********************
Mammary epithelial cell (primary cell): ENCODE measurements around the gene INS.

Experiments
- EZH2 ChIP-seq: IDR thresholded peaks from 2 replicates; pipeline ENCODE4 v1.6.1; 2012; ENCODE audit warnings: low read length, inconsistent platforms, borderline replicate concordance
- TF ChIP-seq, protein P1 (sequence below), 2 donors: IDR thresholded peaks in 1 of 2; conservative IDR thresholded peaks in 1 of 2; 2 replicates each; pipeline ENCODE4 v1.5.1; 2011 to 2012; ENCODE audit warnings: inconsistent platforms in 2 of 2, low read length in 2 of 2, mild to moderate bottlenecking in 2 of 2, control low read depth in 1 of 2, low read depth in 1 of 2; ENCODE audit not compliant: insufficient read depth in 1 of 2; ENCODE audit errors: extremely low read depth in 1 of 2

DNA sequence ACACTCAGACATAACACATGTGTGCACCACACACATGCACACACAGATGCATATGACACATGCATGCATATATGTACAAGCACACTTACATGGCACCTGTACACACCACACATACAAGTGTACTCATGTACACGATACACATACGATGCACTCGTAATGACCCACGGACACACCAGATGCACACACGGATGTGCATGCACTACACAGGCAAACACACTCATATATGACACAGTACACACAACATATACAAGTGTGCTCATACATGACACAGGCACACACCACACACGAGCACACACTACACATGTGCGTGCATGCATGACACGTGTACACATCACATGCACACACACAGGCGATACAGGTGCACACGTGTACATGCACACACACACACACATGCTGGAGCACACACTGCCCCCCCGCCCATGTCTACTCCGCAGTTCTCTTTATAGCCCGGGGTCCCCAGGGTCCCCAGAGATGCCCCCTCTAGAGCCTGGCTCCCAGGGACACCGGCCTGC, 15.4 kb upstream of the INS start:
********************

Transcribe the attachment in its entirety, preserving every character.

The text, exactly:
Mammary epithelial cell (primary cell): ENCODE measurements around the gene INS.

Experiments
- EZH2 ChIP-seq: IDR thresholded peaks from 2 replicates; pipeline ENCODE4 v1.6.1; 2012; ENCODE audit warnings: low read length, inconsistent platforms, borderline replicate concordance
- TF ChIP-seq, protein P1 (sequence below), 2 donors: IDR thresholded peaks in 1 of 2; conservative IDR thresholded peaks in 1 of 2; 2 replicates each; pipeline ENCODE4 v1.5.1; 2011 to 2012; ENCODE audit warnings: inconsistent platforms in 2 of 2, low read length in 2 of 2, mild to moderate bottlenecking in 2 of 2, control low read depth in 1 of 2, low read depth in 1 of 2; ENCODE audit not compliant: insufficient read depth in 1 of 2; ENCODE audit errors: extremely low read depth in 1 of 2

DNA sequence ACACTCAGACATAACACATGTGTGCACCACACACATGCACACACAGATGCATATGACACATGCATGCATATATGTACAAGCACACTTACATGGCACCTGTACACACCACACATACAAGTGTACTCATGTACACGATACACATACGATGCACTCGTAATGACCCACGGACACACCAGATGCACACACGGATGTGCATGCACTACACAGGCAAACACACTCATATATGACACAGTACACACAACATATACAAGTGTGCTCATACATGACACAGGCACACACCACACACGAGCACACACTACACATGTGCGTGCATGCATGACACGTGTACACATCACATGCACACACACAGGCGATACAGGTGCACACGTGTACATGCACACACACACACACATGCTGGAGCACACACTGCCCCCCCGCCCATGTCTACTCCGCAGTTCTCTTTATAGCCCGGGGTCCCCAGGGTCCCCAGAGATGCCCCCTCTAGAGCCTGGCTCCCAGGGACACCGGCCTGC, 15.4 kb upstream of the INS start: